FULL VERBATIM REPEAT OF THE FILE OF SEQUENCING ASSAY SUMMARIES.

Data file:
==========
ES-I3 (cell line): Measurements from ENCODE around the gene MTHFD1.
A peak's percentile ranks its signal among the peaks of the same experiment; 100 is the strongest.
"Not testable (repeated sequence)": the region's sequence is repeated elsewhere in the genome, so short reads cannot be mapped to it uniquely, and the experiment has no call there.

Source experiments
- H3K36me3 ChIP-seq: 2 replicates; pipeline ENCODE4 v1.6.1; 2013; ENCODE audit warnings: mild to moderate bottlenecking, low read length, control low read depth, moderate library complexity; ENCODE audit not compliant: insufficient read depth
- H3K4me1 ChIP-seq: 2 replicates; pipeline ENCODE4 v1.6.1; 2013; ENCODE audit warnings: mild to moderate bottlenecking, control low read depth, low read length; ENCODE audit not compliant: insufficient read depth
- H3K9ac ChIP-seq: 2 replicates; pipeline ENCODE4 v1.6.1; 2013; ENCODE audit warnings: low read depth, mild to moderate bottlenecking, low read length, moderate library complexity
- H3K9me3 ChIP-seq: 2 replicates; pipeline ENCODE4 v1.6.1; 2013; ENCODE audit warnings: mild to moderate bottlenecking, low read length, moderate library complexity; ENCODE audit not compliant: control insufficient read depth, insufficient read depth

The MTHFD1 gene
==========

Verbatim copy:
ES-I3 (cell line): Measurements from ENCODE around the gene MTHFD1.
A peak's percentile ranks its signal among the peaks of the same experiment; 100 is the strongest.
"Not testable (repeated sequence)": the region's sequence is repeated elsewhere in the genome, so short reads cannot be mapped to it uniquely, and the experiment has no call there.

Source experiments
- H3K36me3 ChIP-seq: 2 replicates; pipeline ENCODE4 v1.6.1; 2013; ENCODE audit warnings: mild to moderate bottlenecking, low read length, control low read depth, moderate library complexity; ENCODE audit not compliant: insufficient read depth
- H3K4me1 ChIP-seq: 2 replicates; pipeline ENCODE4 v1.6.1; 2013; ENCODE audit warnings: mild to moderate bottlenecking, control low read depth, low read length; ENCODE audit not compliant: insufficient read depth
- H3K9ac ChIP-seq: 2 replicates; pipeline ENCODE4 v1.6.1; 2013; ENCODE audit warnings: low read depth, mild to moderate bottlenecking, low read length, moderate library complexity
- H3K9me3 ChIP-seq: 2 replicates; pipeline ENCODE4 v1.6.1; 2013; ENCODE audit warnings: mild to moderate bottlenecking, low read length, moderate library complexity; ENCODE audit not compliant: control insufficient read depth, insufficient read depth

The MTHFD1 gene